|Reconstructed adult and juvenile skeletons, Natural History Museum of Utah|
Carr et al., 2011
Carr et al., 2011
Teratophoneus ("monstrous murderer" (Greek: teras, "monster" and phoneus, "murderer") is a genus of carnivorous tyrannosaurid theropod dinosaur which lived during the late Cretaceous period (late Campanian age, about 77 to 76 million years ago) in what is now Utah, United States. It is known from an incomplete skull and postcranial skeleton recovered from the Kaiparowits Formation. It was specifically named T. curriei in honor of Philip J. Currie.
The holotype of Teratophoneus consists of a fragmentary skull and parts of the postcranial skeleton. The fossils were originally assigned to four different individuals, but are probably only of a single subadult animal. The specimen of Teratophoneus was not fully grown: according to an estimate by Carr et al. was about 6 metres (20 ft) in length and 667 kg in weight.
Compared to the skull of an Albertosaurus, Teratophoneus is roughly twenty-three percent shorter in proportion between the lacrimal bone of the orbital fenestra and the tip of the snout. The skull of Teratophoneus is also comparably deeper. It is unclear if there was a specific reason for these differences, but the extra depth may have allowed for stronger jaw muscles, increasing the bite force of Teratophoneus.
Discovery and naming
Fossils of Teratophoneus were first found in the Kaiparowits Formation of southern Utah. Later, fossils from the same formation were discovered and identified as the genus. Argon-argon radiometric dating indicates that the Kaiparowits Formation was deposited between 76.1 and 74.0 million years ago, during the Campanian stage of the Late Cretaceous period. This date means that Teratophoneus lived in the middle of the Campanian stage of the Late Cretaceous. Three different fossils of Teratophoneus have been found. Originally, Teratophoneus was described based on the holotype UMNH VP 16690. More recently, the specimens UMNP VP 16691 and BYU 8120 have been assigned to it.
Teratophoneus was named by Thomas D. Carr, Thomas E. Williamson, Brooks B. Britt and Ken Stadtman in 2011. The type and only species was named T. curriei. The generic name is derived from the Greek teras, "monster", and phoneus, "murderer". The specific name honors Philip J. Currie.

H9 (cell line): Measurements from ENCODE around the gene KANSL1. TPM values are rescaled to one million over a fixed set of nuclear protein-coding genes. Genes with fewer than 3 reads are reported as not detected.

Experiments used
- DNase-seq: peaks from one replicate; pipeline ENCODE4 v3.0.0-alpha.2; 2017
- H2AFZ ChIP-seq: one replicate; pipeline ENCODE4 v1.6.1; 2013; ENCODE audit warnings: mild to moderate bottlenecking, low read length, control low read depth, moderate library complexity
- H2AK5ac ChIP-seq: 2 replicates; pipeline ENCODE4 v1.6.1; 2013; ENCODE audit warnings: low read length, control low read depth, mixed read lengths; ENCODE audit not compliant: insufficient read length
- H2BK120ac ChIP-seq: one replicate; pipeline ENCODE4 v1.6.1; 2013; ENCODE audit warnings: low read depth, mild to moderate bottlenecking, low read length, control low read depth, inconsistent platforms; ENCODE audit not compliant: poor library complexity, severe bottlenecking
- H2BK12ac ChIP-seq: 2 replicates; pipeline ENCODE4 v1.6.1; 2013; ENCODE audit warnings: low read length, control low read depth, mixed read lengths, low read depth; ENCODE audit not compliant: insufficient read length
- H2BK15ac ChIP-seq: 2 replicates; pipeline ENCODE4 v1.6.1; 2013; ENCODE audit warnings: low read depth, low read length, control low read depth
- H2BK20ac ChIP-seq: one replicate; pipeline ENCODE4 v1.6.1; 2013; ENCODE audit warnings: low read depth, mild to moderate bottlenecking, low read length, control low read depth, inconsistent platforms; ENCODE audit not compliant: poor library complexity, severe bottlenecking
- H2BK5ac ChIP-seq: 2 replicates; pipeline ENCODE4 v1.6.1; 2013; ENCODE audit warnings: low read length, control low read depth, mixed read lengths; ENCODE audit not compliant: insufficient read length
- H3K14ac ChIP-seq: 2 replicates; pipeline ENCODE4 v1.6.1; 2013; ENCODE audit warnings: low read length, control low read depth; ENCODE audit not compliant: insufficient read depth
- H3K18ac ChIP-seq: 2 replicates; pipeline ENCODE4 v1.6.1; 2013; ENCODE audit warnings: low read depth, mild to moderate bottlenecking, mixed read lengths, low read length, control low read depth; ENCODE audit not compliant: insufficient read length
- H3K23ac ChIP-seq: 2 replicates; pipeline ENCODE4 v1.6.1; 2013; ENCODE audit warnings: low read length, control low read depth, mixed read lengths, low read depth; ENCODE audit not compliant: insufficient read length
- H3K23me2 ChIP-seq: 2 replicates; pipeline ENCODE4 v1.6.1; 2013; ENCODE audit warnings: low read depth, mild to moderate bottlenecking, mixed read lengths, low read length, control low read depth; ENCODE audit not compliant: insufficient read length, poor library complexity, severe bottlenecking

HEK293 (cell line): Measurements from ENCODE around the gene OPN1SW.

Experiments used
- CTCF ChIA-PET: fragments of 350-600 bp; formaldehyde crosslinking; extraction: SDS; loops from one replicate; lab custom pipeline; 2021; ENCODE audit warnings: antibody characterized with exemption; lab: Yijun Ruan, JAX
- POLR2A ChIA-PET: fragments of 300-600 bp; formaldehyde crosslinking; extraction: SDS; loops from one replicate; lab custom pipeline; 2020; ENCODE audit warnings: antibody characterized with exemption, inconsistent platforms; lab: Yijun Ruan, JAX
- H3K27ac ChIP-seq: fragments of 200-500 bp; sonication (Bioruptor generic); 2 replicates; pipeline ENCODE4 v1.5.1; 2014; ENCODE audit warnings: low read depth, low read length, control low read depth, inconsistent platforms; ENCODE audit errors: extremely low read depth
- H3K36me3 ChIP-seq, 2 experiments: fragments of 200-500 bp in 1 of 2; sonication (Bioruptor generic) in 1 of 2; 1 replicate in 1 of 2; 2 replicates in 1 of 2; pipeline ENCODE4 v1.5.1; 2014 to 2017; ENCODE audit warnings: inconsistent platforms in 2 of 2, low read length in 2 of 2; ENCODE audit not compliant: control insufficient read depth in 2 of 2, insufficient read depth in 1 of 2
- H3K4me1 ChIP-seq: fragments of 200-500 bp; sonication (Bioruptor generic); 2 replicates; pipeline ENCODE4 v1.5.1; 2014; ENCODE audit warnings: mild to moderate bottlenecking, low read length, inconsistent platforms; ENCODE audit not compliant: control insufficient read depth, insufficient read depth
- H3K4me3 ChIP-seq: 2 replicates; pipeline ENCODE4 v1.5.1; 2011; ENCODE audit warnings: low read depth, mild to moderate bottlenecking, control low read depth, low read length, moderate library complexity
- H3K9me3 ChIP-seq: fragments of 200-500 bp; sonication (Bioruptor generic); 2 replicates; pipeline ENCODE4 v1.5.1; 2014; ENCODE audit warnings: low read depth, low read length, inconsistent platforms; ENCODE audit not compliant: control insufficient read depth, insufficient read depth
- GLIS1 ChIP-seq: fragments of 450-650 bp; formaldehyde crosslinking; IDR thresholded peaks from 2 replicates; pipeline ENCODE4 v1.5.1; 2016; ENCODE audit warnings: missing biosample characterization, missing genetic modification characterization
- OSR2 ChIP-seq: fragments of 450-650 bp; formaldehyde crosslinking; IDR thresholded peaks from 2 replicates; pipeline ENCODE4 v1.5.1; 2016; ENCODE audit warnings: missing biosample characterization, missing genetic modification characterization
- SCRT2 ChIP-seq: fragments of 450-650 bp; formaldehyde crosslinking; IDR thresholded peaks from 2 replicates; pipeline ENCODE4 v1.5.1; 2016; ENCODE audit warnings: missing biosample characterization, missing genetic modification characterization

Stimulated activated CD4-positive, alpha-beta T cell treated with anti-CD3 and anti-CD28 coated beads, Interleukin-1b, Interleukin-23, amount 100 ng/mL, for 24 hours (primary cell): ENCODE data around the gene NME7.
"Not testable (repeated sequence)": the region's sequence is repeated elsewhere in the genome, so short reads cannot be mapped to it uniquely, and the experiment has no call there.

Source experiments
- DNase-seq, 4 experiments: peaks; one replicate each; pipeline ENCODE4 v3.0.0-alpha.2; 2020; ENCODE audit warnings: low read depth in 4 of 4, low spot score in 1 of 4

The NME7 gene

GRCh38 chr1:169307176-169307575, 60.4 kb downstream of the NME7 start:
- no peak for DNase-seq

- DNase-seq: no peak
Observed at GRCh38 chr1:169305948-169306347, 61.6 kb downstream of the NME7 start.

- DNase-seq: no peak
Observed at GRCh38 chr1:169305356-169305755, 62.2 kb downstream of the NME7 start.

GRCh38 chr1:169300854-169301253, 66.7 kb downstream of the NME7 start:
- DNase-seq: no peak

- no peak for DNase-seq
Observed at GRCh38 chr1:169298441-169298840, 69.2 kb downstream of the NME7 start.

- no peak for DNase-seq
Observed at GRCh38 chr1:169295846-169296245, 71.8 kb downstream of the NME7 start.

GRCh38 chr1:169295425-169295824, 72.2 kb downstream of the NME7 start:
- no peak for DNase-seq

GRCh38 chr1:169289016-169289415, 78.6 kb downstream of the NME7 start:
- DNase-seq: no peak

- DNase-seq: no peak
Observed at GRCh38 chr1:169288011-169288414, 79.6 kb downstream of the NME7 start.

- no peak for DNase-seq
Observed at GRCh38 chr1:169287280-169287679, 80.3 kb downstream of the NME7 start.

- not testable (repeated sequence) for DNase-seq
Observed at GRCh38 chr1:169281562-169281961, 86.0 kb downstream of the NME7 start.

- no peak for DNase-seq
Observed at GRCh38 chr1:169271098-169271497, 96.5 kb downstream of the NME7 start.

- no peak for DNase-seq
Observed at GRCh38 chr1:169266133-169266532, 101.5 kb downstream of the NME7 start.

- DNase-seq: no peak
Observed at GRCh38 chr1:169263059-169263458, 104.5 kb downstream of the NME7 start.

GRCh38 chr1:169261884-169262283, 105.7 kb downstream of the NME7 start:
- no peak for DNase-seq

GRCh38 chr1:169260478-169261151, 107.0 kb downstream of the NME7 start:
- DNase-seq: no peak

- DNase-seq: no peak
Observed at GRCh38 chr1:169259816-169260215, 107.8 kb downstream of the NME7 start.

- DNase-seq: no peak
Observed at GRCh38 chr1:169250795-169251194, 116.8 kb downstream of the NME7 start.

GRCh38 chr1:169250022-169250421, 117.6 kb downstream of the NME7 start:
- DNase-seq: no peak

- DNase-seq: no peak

Loewen et al. (2013) conducted a phylogenetic analysis and confirmed the assignment of Teratophoneus to the theropod sub-family tyrannosaurinae. Teratophoneus was closely related but more primitive than the large theropods Tarbosaurus and Tyrannosaurus, but more derived than Daspletosaurus.
The holotype of Teratophoneus were recovered at the Kaiparowits Formation, in southern Utah. Argon-argon radiometric dating indicates that the fossils were buried during the Campanian stage of the Late Cretaceous period. During the Late Cretaceous period, the site within the Kaiparowits Formation was located on Laramidia near its eastern shore on the Western Interior Seaway, a large inland sea that split North America into two landmasses, the other being Appalachia to the east. The plateau where dinosaurs lived was an ancient floodplain dominated by large channels and an abundance of wetland peat swamps, ponds and lakes, and was bordered by highlands. The climate was wet and humid, and supported an array of different and diverse groups of organisms. This formation contains one of the best and most continuous records of Late Cretaceous terrestrial life in the world.
Teratophoneus curriei shared its paleoenvironment with theropods such as dromaeosaurids, the troodontid Talos sampsoni, ornithomimids like Ornithomimus velox, armored ankylosaurids, the duckbilled hadrosaurs Parasaurolophus cyrtocristatus and Gryposaurus monumentensis, the ceratopsians Utahceratops gettyi, Nasutoceratops titusi and Kosmoceratops richardsoni and the oviraptorosaurian Hagryphus giganteus. Paleofauna present in the Kaiparowits Formation included chondrichthyans (sharks and rays), frogs, salamanders, turtles, lizards and crocodilians. A variety of early mammals were present including multituberculates, marsupials, and insectivorans.
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